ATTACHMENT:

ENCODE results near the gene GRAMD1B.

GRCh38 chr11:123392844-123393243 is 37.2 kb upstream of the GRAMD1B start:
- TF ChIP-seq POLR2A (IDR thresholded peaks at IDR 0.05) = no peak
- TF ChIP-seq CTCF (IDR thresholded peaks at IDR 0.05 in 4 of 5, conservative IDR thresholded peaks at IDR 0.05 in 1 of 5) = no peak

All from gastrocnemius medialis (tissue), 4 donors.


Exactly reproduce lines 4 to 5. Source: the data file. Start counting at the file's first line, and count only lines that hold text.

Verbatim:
- TF ChIP-seq CTCF (IDR thresholded peaks at IDR 0.05 in 4 of 5, conservative IDR thresholded peaks at IDR 0.05 in 1 of 5) = no peak

All from gastrocnemius medialis (tissue), 4 donors.